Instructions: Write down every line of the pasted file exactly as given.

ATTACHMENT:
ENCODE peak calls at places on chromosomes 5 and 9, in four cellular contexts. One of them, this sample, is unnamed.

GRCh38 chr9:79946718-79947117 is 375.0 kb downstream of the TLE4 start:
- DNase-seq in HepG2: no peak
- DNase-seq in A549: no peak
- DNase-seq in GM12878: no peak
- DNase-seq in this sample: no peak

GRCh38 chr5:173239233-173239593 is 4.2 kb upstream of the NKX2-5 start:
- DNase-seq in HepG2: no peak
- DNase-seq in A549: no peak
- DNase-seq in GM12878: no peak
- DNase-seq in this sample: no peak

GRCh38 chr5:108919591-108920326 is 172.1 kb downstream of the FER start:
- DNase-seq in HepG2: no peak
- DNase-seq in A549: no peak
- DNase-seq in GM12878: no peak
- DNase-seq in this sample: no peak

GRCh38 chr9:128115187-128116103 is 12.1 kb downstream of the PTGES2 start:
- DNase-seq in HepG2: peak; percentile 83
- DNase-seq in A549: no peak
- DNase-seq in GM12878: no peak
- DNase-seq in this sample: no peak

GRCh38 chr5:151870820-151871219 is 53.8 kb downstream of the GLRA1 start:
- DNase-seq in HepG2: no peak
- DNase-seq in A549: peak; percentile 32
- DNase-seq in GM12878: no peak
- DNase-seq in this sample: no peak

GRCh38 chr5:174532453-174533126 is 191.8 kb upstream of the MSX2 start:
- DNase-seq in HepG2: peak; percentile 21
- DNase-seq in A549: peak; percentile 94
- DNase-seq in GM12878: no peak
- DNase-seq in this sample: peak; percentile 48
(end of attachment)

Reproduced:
ENCODE peak calls at places on chromosomes 5 and 9, in four cellular contexts. One of them, this sample, is unnamed.

GRCh38 chr9:79946718-79947117 is 375.0 kb downstream of the TLE4 start:
- DNase-seq in HepG2: no peak
- DNase-seq in A549: no peak
- DNase-seq in GM12878: no peak
- DNase-seq in this sample: no peak

GRCh38 chr5:173239233-173239593 is 4.2 kb upstream of the NKX2-5 start:
- DNase-seq in HepG2: no peak
- DNase-seq in A549: no peak
- DNase-seq in GM12878: no peak
- DNase-seq in this sample: no peak

GRCh38 chr5:108919591-108920326 is 172.1 kb downstream of the FER start:
- DNase-seq in HepG2: no peak
- DNase-seq in A549: no peak
- DNase-seq in GM12878: no peak
- DNase-seq in this sample: no peak

GRCh38 chr9:128115187-128116103 is 12.1 kb downstream of the PTGES2 start:
- DNase-seq in HepG2: peak; percentile 83
- DNase-seq in A549: no peak
- DNase-seq in GM12878: no peak
- DNase-seq in this sample: no peak

GRCh38 chr5:151870820-151871219 is 53.8 kb downstream of the GLRA1 start:
- DNase-seq in HepG2: no peak
- DNase-seq in A549: peak; percentile 32
- DNase-seq in GM12878: no peak
- DNase-seq in this sample: no peak

GRCh38 chr5:174532453-174533126 is 191.8 kb upstream of the MSX2 start:
- DNase-seq in HepG2: peak; percentile 21
- DNase-seq in A549: peak; percentile 94
- DNase-seq in GM12878: no peak
- DNase-seq in this sample: peak; percentile 48